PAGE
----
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Hemorrhagic fever in Xi'an in China?

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KiwiMum View Drop Down
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    Posted: December 26 2021 at 4:45pm

Here's something that's just flashed up in my newsfeed. If it's true, it's very worrying. It's a short video reporting that the city of Xi'an in China has had an outbreak of hemorrhagic fever and so has locked down all 13 million inhabitants. 

Sorry I can't post link because since it flashed up, the video has been removed from YouTube. It was by The Frustrated Indian (TFIglobal) if you can find it on another platform.

"Once you've decided that something's absolutely true, you've closed your mind on it, and a closed mind doesn't go anywhere. Question everything. That's what education's all about." ~ David Eddings
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Post Options Post Options   Thanks (0) Thanks(0)   Quote Dutch Josh Quote  Post ReplyReply Direct Link To This Post Posted: December 27 2021 at 12:29am

[url]https://www.rfa.org/english/news/china/surge-12232021120335.html[/url] or https://www.rfa.org/english/news/china/surge-12232021120335.html ;

However, the city has also seen a growing number of hemorrhagic fever cases in recent weeks, according to media controlled by the ruling Chinese Communist Party (CCP).

The Global Times, which has close ties to CCP mouthpiece the People's Daily, quoted a medical staff member at the infection unit of the First Affiliated Hospital of Xi'an Jiaotong University as saying that the hospital had admitted a patient with non-life-threatening hemorrhagic fever in the past few days.

"Hemorrhagic fever is a common infectious disease in northern China," the paper said. "Starting from October every year, some areas of Shaanxi [of which Xi'an is the provincial capital] enter the high incidence season of hemorrhagic fever."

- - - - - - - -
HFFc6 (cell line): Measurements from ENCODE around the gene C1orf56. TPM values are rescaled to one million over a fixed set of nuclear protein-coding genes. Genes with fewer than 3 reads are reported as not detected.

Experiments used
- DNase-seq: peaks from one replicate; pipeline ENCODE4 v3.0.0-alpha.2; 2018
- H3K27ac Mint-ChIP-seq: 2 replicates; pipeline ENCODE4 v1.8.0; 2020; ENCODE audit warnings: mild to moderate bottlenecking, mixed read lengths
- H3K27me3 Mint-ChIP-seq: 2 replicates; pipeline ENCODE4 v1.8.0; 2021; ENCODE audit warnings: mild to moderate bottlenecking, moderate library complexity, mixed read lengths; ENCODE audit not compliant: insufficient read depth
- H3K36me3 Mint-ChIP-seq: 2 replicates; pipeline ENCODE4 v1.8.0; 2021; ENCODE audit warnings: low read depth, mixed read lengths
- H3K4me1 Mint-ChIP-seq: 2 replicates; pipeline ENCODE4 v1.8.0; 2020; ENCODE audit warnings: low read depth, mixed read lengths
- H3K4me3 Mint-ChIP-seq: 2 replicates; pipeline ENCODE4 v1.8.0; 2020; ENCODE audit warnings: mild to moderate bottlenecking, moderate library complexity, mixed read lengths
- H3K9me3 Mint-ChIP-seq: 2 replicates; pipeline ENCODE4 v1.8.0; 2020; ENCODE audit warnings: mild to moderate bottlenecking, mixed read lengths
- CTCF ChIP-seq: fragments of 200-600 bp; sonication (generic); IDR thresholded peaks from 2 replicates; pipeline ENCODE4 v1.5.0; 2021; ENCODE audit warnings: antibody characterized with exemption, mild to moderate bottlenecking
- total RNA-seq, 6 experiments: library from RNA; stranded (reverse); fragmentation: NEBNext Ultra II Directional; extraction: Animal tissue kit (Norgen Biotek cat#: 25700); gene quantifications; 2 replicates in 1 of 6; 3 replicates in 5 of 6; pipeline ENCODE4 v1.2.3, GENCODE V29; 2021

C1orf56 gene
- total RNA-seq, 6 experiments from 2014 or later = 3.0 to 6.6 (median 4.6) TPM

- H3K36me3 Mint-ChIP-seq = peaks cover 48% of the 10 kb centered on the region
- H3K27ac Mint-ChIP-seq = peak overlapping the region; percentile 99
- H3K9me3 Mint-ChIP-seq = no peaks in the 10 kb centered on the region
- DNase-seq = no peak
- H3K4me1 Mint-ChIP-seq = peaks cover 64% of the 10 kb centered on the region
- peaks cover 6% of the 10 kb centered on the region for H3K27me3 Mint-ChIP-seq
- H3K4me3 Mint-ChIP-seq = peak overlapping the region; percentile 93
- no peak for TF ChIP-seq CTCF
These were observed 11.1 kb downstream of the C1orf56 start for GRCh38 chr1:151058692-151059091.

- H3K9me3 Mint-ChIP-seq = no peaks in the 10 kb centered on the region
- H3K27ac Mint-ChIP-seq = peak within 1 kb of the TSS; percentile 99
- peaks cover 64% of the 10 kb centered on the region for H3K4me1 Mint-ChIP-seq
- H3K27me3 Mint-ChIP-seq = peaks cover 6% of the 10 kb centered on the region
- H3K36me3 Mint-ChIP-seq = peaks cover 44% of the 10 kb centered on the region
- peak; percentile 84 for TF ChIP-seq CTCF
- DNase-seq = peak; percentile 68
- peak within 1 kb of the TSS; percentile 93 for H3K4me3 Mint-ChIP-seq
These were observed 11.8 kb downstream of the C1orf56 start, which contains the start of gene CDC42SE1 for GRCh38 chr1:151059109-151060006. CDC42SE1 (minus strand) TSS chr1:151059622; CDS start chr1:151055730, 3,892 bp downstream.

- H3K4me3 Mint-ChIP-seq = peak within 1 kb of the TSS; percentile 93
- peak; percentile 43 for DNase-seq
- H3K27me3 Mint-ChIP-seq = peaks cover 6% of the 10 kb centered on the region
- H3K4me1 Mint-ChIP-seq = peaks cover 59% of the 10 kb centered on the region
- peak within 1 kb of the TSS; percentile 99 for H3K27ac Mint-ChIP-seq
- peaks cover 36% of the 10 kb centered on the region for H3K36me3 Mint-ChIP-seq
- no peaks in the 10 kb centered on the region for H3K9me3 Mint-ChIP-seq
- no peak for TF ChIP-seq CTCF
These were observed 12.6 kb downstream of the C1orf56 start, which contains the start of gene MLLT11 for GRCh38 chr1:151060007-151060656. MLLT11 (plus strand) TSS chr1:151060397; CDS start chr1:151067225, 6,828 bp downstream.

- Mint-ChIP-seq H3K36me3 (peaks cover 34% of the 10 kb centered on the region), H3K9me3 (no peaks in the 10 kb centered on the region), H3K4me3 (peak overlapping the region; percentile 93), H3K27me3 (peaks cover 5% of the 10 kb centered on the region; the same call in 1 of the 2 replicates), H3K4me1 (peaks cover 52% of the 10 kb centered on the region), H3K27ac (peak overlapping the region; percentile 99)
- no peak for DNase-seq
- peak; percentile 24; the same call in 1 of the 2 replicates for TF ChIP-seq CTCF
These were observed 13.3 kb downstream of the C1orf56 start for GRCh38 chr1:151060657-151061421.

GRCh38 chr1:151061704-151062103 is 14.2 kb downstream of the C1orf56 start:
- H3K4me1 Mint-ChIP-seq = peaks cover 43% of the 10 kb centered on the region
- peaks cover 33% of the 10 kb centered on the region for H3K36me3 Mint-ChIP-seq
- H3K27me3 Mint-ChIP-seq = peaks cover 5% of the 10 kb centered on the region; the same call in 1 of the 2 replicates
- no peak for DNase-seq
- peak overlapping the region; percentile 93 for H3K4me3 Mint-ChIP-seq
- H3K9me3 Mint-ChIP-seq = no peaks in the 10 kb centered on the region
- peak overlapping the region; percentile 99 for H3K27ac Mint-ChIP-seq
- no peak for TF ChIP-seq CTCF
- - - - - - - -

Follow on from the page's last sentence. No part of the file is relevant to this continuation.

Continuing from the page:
The disease, also known as epidemic hemorrhagic fever, is caused by hantavirus, with rodents as the main source of infection, it said.

Wang said some restrictions were already in place ahead of Thursday's lockdown, as China pursues a zero-COVID strategy ahead of the 2022 Winter Olympics in Beijing.

"What I'm really worried about this time around is that we don't know how long this lockdown will go on for; there's the question of getting hold of supplies," she said. "Even if we can get them, the prices will go up."

and [url]https://en.wikipedia.org/wiki/Severe_acute_respiratory_syndrome_coronavirus_2#Genome[/url] or https://en.wikipedia.org/wiki/Severe_acute_respiratory_syndrome_coronavirus_2#GenomeSARS-CoV-2 has a linear, positive-sense, single-stranded RNA genome about 30,000 bases long.[103] 

DJ Both CoVid-19 and the hanta virus [url]https://en.wikipedia.org/wiki/Orthohantavirus#Genome[/url] or https://en.wikipedia.org/wiki/Orthohantavirus#Genome ; The genome of hantaviruses is negative-sense, single-stranded RNA.